Tx, Transplant Predict Multiple Myeloma Survival

NEW ORLEANS — Only about one multiple myeloma patient in 13 will live more than 10 years, according to a database analysis.
But the chances of long-term survival are greater for patients treated at academic centers, according to Ronald Go, MD, of the Mayo Clinic in Rochester, Minn.
Patients also do better if they have an autologous stem cell transplant as part of their initial therapy, Go told MedPage Today before the analysis was presented at the annual meeting of the American Society of Hematology.
The findings come from analysis of theNational Cancer Data Base, a joint program of the Commission on Cancer, the American College of Surgeons, and the American Cancer Society, according to Go, who was senior author of the study.
It’s the first attempt to try to tease out demographic factors that contribute to longer-term survival in multiple myeloma, a disease that almost always kills relatively quickly.
The researchers analyzed data for 27,987 patients diagnosed in 1998 through 2000, and divided them into four groups based on the median survival — just 26.7 months at the time. Specifically:
  • Cohort 1: Overall survival (OS) that was less than the median and included 55% of the patients
  • Cohort 2: OS that was more than the median but less than twice the median with 19% of the patients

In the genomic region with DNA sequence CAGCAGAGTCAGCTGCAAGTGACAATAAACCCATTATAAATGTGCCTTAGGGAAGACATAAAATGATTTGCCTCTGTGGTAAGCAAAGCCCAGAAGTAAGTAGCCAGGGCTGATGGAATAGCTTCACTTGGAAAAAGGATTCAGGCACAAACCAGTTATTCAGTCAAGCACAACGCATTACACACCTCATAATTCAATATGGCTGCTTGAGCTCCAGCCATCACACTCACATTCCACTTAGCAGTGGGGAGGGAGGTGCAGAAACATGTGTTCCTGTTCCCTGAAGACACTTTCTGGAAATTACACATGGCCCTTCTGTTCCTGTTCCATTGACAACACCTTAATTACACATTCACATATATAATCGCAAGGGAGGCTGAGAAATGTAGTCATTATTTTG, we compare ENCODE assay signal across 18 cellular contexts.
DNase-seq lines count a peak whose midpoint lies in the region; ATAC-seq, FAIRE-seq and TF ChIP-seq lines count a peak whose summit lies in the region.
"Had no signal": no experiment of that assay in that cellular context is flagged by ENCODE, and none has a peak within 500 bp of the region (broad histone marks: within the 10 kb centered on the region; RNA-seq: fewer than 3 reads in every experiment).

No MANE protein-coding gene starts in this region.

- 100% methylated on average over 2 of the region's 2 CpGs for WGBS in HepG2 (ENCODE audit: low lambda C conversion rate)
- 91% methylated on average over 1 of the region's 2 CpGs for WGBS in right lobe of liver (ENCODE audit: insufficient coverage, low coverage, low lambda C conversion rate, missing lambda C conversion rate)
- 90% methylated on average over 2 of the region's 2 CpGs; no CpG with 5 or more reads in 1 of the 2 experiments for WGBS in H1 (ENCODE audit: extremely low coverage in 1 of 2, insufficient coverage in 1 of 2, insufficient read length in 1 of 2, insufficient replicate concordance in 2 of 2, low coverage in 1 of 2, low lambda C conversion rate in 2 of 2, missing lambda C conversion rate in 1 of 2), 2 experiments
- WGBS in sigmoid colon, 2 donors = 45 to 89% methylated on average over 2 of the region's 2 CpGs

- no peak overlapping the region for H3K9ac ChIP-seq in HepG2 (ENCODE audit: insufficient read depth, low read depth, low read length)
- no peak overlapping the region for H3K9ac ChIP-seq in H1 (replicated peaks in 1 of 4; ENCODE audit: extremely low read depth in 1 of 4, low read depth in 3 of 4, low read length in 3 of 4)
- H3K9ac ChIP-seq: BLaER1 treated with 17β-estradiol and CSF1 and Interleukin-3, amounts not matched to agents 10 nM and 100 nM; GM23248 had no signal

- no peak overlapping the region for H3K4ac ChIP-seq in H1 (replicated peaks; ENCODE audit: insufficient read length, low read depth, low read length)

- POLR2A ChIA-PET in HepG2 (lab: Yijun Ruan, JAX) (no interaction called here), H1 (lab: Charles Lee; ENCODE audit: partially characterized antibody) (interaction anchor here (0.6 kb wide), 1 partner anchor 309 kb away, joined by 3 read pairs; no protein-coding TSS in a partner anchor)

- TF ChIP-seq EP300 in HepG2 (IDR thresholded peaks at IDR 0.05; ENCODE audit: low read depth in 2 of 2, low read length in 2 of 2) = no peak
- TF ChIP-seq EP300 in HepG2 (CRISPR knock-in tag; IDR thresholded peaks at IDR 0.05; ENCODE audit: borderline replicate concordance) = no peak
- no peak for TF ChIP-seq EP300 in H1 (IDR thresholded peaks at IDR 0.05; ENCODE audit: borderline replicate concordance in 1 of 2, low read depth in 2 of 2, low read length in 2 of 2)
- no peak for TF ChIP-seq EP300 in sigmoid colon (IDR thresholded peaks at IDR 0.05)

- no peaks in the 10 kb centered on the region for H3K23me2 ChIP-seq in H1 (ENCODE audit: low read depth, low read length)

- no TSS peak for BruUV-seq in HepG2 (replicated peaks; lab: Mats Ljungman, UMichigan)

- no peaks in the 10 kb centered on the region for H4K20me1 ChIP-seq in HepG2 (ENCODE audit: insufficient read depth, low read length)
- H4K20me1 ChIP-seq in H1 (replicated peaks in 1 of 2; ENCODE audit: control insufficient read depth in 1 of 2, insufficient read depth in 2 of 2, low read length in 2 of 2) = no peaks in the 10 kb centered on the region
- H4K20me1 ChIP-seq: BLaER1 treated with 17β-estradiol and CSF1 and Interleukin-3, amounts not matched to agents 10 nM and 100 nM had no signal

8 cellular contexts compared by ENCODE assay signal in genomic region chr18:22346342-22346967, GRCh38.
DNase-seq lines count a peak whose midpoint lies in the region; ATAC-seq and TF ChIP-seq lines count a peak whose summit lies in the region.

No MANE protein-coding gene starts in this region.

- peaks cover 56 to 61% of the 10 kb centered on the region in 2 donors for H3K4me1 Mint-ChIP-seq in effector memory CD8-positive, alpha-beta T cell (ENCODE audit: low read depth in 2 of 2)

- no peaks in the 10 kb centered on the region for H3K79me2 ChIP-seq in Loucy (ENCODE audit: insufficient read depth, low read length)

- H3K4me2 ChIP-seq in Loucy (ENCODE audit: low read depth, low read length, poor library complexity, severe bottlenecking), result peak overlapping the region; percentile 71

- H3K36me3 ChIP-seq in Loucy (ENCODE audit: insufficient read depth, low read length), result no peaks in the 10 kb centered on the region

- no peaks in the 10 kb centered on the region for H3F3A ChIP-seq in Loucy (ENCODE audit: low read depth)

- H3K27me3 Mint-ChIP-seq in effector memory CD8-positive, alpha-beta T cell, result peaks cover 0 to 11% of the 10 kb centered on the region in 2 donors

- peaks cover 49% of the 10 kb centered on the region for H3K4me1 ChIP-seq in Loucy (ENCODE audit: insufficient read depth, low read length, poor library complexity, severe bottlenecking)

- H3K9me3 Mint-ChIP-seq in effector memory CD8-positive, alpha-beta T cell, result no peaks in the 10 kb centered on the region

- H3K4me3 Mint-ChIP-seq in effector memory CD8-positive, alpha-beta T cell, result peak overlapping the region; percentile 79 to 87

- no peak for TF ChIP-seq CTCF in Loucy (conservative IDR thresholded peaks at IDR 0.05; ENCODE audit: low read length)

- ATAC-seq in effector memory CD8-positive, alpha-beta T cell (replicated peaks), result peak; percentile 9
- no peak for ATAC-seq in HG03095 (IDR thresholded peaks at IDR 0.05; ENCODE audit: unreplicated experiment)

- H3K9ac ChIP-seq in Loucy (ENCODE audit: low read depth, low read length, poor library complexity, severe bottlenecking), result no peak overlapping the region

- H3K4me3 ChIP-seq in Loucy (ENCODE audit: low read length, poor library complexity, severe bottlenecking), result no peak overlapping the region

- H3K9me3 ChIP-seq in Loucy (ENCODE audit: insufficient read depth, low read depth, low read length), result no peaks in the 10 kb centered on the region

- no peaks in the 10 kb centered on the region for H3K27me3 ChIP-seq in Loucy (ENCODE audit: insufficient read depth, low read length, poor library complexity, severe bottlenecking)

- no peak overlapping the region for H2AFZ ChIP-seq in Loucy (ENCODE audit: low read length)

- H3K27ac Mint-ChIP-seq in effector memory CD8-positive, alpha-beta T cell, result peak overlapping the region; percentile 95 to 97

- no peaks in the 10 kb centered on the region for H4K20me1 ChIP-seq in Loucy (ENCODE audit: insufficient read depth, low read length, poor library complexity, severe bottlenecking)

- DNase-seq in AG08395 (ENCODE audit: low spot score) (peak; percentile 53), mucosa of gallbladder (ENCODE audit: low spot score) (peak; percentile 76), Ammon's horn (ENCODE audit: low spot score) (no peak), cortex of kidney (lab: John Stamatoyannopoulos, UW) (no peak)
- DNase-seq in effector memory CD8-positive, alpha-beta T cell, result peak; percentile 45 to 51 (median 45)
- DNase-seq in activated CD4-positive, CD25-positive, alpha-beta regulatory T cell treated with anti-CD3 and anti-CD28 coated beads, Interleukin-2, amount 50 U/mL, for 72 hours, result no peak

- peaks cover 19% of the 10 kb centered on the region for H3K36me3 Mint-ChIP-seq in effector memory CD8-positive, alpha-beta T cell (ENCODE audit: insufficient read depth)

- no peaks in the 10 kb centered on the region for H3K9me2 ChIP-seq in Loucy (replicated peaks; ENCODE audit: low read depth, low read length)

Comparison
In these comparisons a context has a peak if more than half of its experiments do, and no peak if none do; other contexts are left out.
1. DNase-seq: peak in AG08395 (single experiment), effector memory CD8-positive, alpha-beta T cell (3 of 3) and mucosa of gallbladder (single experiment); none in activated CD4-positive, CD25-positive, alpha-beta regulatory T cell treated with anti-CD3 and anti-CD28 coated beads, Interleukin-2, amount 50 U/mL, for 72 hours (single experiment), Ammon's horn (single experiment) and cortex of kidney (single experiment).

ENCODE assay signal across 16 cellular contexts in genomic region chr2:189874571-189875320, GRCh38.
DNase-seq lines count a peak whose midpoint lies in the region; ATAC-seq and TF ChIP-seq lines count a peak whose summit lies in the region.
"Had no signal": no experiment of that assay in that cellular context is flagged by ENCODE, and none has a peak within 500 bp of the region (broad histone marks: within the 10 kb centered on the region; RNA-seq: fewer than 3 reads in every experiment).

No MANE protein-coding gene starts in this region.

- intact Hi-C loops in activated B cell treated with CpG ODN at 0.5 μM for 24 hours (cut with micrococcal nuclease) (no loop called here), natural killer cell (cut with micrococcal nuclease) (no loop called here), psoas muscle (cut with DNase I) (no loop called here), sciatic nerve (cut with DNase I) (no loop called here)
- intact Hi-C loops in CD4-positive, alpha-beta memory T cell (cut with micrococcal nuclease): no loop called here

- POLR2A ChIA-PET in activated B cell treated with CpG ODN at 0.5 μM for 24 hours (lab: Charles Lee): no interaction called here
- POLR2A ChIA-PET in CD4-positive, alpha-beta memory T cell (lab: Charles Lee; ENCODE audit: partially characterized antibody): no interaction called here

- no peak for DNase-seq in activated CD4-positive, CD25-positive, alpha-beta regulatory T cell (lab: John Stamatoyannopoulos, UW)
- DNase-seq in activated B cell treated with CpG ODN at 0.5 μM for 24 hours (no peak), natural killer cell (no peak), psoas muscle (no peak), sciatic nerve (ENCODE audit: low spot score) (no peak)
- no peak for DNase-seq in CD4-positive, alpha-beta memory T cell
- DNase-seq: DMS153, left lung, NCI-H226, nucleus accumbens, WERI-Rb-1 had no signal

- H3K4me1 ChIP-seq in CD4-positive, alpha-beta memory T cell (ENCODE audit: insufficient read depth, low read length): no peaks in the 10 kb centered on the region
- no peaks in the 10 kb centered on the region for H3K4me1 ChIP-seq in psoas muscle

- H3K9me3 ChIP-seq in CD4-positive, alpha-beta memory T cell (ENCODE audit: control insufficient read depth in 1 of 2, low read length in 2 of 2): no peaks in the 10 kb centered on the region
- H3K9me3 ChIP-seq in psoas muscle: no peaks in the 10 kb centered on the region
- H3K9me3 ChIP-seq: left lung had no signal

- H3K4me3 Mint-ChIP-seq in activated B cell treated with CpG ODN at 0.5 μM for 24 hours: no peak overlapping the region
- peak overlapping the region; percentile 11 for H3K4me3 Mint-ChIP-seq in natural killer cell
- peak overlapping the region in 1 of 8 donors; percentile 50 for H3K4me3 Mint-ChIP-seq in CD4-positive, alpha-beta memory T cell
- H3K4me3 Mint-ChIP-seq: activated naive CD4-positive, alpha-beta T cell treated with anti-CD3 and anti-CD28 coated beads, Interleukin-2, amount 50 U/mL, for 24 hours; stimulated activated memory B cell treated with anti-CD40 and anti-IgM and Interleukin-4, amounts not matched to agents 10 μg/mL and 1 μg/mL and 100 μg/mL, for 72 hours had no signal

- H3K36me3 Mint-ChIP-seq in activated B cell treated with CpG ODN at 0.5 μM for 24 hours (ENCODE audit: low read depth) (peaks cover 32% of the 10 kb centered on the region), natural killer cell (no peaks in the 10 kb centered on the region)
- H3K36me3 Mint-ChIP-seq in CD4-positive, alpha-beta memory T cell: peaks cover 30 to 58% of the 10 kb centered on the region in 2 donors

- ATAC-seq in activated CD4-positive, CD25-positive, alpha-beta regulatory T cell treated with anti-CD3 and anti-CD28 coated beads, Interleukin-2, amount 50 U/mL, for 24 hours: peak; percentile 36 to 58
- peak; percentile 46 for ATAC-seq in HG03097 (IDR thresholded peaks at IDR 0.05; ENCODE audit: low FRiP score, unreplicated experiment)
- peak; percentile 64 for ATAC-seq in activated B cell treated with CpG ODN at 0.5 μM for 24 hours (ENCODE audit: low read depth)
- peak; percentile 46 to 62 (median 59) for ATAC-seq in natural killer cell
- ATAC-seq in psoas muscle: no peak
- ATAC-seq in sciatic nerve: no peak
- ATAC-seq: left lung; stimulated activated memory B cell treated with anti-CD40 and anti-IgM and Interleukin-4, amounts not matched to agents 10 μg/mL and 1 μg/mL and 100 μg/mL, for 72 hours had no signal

• Cohort 3: OS greater than twice the median but less than 10 years and included 18% of the patients
  • Cohort 4: OS of 10 years or more with 8% of the patients
More than half the patients were male with a mean age at diagnosis of 67.2 years.
Analysis showed that several factors predicted long-term survival, Go said.
For instance, more than 10% of patients treated at academic centers fell into the long-term cohort 4, compared with about 5% treated at community cancer centers.
Similarly, more than 20% of those who had a stem cell transplant as part of initial therapy lived more than a decade, compared with about 5% of those who did not.
Younger age also predicted survival, although Go pointed out that older patients, even without disease, would be less likely to live a long time.
African Americans also did less well than whites, even though they are known to have better outcomes from multiple myeloma. That’s probably a result of comorbidities such as high blood pressure and diabetes skewing the all-cause mortality statistics, Go said.
Sex, ethnicity, and place of residence had no apparent effects, the researchers found.
The study is “really quite striking,” commented Noopur Raje, MD, of the Massachusetts General Hospital Cancer Center in Boston, who was not involved in the study.
“From a myeloma investigator’s point of view,” the interesting part of the study is that — without going into the biological aspects of the disease — Go and colleagues were able to pinpoint factors predicting survival, she told MedPage Today.
“What it really tells me is that some of [survival may have] to do with access to drugs and access to therapies,” she said. Access to the latest treatments is more likely at academic centers, she noted.
The clinical implication for patients is that “if you have a center which focuses on this disease, go to that site,” she said.